The aim of this paper is to describe how sustainability in automation can be assessed. The assessment method is illustrated using a case study of a robot. Three aspects of sustainability assessment in automation are identified. Firstly, we consider automation as part of a larger system that fulfills the market demand for a given functionality. Secondly, three aspects of sustainability have to be assessed: environment, economy, and society. Thirdly, automation is part of a system with many levels, with different actors on each level, resulting in meeting the market demand. In this system, (sustainability) specifications move top-down, which helps avoiding sub-optimization and problem shifting. From these three aspects, sustainable automation is defined as automation that contributes to products that fulfill a market demand in a more sustainable way. The case study presents the carbon footprints of a robot, a production cell, a production line and the final product. The case study results illustrate that, depending on the actor and the level he/she acts at, sustainability and the actions that can be taken to contribute to a more sustainable product are perceived differently: even though the robot is a minor contributor to the carbon footprint at cell or line level, from the perspective of a robot producer reducing the electricity consumption during the robot's use stage can be a considerable improvement in the carbon footprint of a robot, and thus in the sustainability profile of the robot.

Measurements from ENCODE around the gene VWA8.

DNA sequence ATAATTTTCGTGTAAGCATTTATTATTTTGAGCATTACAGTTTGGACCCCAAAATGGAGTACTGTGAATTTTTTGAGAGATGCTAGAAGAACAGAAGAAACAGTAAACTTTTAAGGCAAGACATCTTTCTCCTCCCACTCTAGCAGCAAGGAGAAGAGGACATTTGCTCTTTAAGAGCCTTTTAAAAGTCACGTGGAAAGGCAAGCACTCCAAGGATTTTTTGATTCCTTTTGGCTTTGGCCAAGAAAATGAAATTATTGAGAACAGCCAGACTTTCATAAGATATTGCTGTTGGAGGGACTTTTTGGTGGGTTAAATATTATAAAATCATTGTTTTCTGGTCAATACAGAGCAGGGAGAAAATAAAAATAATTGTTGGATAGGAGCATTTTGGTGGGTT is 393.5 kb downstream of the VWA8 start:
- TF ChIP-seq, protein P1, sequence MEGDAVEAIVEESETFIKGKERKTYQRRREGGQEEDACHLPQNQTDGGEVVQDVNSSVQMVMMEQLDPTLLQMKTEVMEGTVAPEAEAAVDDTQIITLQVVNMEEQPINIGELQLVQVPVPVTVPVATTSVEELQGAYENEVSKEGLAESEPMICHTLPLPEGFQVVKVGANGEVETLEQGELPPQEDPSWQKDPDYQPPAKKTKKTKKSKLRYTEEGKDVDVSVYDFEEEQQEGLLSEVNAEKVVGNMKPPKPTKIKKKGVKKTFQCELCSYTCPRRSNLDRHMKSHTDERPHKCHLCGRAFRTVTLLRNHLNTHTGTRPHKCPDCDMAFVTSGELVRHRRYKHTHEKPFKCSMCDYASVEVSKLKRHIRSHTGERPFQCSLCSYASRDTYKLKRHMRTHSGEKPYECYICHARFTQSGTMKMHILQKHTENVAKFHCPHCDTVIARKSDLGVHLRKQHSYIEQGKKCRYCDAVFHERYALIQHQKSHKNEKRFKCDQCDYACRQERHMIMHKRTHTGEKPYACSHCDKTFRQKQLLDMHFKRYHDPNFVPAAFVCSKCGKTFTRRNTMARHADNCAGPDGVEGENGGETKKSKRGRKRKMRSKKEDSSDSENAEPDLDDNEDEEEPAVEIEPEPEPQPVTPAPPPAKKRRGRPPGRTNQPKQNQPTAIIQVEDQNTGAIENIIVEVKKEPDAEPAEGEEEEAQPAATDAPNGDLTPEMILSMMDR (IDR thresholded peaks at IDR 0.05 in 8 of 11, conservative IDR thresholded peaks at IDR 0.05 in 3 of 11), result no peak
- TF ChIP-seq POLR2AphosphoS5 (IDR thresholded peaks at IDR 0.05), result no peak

|Title of host publication||Proceedings of the 2015 IEEE International Conference on Automation Science and Engineering (CASE)|
|Pages||1351 - 1356|
|Publication status||Published - 2015|
|Event||2015 IEEE International Conference on Automation Science and Engineering - Gothenburg, Sweden|
Duration: 24 Aug 2015 → 28 Aug 2015
|Conference||2015 IEEE International Conference on Automation Science and Engineering|
|Period||24/08/2015 → 28/08/2015|